For those who forgot - Lucy and Cosmo were living in separate cabins, and Franks had her own cabin on the E deck, which was located further below. So, they went in all sorts of directions, apart from each other. And that's when they heard it: a sudden, startling noise piercing through the entire ship.
Signs of Danger
Lucy, all alone, was woken up by a trembling sound that "seemed as if some giant hand had been playing bowls, rolling great balls," she explained in her autobiography. Was someone in her room? Had someone slammed a door too loudly? With a quick fight or flight response, she rushed to Cosmo's room down the hall.
Once Lucy stepped outside her door, about to head over to her husband, passengers were already frantically pacing around the decks and halls. But despite endless concerns, responding cruise officers informed the passengers there were no issues. So, everyone grudgingly returned back to their cabins.
Cause For Concerns
Despite the officers assuring guests that nothing was going on, they were unfortunately wrong. Passengers soon noticed there was no sound of an engine coming from the moving ship, despite sailing in the middle of the Atlantic. With Lucy already dealing with stressful matters, she urged Cosmo to find out more.
After all, Cosmo agreed to accompany her on the journey, so her safety was his priority. Unfortunately, when he returned from his investigation, things were not looking good - and it was written all over his face. So, the Duff-Gordons raced to put on their warmest clothes and headed to the decks.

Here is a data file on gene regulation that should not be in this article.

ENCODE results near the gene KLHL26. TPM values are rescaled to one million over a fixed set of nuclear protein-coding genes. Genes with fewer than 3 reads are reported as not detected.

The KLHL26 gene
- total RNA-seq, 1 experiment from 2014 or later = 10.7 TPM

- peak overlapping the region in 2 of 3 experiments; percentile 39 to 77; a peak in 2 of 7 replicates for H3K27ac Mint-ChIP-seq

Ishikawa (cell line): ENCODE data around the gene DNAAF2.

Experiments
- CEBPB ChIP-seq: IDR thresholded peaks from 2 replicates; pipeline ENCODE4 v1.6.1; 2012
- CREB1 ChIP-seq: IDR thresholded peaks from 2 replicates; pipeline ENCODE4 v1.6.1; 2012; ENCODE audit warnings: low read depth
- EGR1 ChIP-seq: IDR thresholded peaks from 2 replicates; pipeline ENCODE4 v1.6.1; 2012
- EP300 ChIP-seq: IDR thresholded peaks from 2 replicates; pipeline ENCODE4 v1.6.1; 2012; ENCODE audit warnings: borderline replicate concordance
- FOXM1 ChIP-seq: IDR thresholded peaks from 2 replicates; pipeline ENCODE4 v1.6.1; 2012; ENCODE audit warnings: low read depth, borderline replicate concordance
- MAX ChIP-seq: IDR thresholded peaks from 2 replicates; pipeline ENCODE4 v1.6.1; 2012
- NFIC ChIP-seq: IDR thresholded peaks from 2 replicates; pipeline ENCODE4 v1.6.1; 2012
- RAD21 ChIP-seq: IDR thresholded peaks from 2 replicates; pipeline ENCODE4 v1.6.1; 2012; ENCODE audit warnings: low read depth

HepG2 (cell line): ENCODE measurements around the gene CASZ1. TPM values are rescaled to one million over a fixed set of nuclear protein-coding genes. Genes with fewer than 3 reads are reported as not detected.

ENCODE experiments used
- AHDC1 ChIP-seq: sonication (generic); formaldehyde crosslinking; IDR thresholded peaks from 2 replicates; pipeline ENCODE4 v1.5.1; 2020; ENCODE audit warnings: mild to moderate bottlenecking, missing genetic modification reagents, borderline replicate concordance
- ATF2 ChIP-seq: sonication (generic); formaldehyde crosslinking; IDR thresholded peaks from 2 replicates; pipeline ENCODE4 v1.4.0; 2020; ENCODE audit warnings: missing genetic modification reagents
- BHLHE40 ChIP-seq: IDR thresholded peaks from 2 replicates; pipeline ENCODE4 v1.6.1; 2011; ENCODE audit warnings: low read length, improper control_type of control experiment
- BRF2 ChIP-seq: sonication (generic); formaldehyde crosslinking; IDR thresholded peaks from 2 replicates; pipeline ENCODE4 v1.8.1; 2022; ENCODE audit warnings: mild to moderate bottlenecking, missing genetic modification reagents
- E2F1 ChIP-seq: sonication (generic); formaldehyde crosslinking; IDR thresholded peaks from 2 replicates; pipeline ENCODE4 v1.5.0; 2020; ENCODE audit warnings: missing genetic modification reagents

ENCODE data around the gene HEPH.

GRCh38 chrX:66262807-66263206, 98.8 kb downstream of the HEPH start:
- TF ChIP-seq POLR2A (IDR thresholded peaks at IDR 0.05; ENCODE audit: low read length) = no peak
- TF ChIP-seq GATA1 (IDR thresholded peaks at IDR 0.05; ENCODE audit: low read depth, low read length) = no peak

As the story goes, it is known to everyone the Titanic had drastically hit an iceberg, forward first. However, despite hundreds of years later and theories to go with it, it is still in question what happened after the incident. As passengers began rushing to any form of safety, the ship was on its way to being wrecked.
Once the Titanic had hit the iceberg, it created a tear in the ship's hull. Considering the liner was famous for its watertight compartments, water slowly but quickly began to flood the entire ship. While the boat could remain afloat if four of the compartments were impacted, the water was about to reach all six...
An Unavoidable Fate
For the majority of the passengers, their fate was in the hands of the ship, which unfortunately was not looking good. People knew the ship was about to go underwater. Still, there were hundreds of fleeing families who began flocking around the deck, praying for their safety.
When these immediate reactions occurred, it took a while for reality to hit. Though, when it did, people began to take action. Captain Smith made an emergency announcement, ordering passengers to make their way toward the lifeboats. However, despite the ship sinking, people were still hesitant to make their way down to the icy waters.
Searching for Lifeboats
Lucy explicitly mentioned in her memoir that a vast majority of lifeboats had already been activated by the time she and Cosmo arrived at the deck. Many passengers were already being lowered into the waters, while others were flustered to find another boat. Luckily, they found another lifeboat that had not yet been dispatched.